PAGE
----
“These are the people who keep our local football leagues alive.”

That was the message from East Renfrewshire Soccer Development Association (ERSDA) president Graham Vance after 150 volunteers gathered in Barrhead to further their own coaching skills, writes Niall Christie.

Held at Barrhead High School and run by the local association to support teams from across the area, the day’s coaching course provided people with the chance to learn from coaches working at the SFA and professional clubs in Scotland.

In attendance were the SFA’s Tommy Miller, John Gervaise and Tony Gervaise, as well as Morton and SFA coach Peter Dunn.

They provided tactical and practical sessions to participants, who ranged in age from 16 all the way up to 65.

The work done at these will have a transformational effect on football in East Renfrewshire, according to the ERSDA’s president.

Mr Vance said: “The day was tremendous. The whole thing went very well and there were a lot of top quality speakers.

“The coaches were all so receptive to what we were trying to do and really responded well to the tactical sessions we put on.

“It was absolutely Baltic, people turned up with four layers on. As it was so cold I think everyone was just looking to get as much out of the day as possible, so I can’t speak highly enough of the volunteers.”

Off the back of this day of learning and coaching practise, the benefits to those in East Renfrewshire in terms of sports development were obvious.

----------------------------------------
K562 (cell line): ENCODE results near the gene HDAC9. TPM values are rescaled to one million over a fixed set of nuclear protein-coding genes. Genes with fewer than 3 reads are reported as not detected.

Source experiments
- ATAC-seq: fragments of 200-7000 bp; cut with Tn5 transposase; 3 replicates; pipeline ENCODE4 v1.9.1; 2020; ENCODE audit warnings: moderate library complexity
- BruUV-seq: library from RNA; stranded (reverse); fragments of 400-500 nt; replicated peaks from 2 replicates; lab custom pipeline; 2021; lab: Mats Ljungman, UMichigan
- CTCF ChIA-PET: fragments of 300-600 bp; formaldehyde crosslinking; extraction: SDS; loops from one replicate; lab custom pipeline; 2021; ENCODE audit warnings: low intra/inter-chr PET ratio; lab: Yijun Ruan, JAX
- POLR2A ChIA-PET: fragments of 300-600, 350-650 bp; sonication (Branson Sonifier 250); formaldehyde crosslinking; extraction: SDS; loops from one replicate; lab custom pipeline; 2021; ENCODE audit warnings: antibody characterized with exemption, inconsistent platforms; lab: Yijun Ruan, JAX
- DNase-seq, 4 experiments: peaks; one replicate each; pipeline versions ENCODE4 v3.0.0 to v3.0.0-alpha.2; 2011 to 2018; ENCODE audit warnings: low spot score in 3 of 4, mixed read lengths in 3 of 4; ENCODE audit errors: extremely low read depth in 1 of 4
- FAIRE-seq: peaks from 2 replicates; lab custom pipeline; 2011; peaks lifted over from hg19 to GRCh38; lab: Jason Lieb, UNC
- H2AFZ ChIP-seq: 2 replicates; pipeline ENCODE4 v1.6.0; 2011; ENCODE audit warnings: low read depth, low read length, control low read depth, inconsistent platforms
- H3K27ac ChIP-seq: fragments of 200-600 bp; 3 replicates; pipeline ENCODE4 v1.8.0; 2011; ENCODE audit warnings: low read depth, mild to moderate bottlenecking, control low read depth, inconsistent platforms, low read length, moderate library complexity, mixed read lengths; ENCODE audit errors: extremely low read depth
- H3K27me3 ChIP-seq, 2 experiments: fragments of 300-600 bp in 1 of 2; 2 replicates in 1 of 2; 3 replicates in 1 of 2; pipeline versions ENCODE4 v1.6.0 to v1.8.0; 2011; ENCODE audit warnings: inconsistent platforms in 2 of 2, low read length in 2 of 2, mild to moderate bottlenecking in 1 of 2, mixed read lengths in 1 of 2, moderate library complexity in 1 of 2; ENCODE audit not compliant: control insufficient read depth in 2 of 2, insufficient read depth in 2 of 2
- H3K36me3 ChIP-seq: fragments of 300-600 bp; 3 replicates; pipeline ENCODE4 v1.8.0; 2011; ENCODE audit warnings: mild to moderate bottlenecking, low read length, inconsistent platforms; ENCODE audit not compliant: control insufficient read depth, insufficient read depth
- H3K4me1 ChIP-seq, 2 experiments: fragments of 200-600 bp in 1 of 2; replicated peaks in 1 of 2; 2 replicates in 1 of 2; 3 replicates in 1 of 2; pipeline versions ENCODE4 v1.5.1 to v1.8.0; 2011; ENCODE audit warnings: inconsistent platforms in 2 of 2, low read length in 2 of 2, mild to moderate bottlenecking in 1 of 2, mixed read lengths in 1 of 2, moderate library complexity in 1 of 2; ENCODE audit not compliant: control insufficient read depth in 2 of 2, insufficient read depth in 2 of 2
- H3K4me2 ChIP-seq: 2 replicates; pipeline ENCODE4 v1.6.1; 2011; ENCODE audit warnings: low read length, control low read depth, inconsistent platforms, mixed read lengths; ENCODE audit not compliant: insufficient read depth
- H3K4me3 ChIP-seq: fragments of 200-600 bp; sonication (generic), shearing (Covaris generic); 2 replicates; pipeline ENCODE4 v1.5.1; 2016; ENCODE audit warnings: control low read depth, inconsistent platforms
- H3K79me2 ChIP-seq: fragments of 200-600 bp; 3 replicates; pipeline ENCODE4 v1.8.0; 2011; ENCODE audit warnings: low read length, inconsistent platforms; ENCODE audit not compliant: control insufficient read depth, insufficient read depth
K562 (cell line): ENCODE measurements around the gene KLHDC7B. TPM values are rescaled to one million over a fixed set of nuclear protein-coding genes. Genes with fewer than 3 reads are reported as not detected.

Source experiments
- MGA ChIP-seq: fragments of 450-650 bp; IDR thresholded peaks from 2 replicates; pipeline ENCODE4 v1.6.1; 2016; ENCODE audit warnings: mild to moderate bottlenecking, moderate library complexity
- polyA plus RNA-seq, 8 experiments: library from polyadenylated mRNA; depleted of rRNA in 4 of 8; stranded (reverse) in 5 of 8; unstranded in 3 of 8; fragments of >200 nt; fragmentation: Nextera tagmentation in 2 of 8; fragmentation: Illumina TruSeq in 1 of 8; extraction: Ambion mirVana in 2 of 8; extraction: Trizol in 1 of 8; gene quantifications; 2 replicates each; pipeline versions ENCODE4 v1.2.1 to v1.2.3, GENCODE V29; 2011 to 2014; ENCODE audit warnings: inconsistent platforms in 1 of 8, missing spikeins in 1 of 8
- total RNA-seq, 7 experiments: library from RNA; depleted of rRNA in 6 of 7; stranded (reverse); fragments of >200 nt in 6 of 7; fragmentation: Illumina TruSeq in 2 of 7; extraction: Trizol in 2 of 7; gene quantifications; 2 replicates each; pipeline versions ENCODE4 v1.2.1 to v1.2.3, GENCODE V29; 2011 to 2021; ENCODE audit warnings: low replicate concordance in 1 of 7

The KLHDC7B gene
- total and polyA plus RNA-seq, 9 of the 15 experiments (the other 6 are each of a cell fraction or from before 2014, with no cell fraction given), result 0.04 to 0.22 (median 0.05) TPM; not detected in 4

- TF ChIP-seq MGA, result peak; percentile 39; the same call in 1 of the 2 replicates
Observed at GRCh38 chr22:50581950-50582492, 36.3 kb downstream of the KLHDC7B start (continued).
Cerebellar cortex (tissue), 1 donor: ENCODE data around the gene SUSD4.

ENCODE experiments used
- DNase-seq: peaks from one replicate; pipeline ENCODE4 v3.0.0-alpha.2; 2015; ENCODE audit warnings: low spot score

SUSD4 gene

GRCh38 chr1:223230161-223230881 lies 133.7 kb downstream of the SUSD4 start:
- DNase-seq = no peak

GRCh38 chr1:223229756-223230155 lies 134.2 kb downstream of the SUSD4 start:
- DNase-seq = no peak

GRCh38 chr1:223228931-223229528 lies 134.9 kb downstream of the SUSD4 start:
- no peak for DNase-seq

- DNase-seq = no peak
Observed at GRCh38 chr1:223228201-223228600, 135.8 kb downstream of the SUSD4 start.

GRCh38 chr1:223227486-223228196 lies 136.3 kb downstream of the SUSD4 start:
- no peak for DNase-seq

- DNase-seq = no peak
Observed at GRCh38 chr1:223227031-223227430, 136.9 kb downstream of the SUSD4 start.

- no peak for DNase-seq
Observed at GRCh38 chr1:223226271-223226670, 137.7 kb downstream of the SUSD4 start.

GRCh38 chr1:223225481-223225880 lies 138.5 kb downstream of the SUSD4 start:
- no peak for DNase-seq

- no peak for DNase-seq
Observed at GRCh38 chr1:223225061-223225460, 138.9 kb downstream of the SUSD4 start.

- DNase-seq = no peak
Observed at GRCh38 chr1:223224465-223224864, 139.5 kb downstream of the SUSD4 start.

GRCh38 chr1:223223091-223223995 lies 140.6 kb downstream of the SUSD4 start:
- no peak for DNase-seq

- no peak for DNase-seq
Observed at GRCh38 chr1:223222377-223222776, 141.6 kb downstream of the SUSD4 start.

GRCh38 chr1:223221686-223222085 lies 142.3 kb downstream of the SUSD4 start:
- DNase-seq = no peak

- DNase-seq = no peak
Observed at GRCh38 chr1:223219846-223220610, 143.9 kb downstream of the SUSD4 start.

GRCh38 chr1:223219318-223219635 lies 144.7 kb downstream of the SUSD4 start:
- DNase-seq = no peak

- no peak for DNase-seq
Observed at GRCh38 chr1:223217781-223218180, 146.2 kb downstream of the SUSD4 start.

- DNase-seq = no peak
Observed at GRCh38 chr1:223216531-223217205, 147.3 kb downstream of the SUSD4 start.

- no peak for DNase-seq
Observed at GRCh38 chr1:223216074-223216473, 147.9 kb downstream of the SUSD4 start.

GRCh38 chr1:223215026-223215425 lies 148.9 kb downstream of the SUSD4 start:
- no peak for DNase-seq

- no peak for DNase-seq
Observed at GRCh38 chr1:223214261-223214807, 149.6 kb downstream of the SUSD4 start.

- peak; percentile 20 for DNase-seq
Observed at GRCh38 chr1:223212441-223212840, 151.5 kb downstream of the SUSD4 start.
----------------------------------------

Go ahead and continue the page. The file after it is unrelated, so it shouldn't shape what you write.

SFA estimates show that, between the 150 coaches who were at the Barrhead High School session at the end of February, nearly 200,000 hours of coaching will be provided for children and adults in East Renfrewshire.

As a result, they say that volunteers like those at youth and amateur clubs are saving the SFA, the local council and the Scottish Government more than £2million in sports funding over the next year.

Mr Vance added: “The effect that courses like this will have on children is fantastic. This is the kind of thing we are looking to build on over the next year.

“This is the first time I have been involved in these sessions but it has certainly had better feedback than we ever have before. We might even look to do this more regularly from now on.

“We have a lot of avenues that we can go down to teach kids, not just football. Things like combatting racism and drug abuse are topics that we can tackle as well, so these events can prove to be big money savers for the government in the long run.”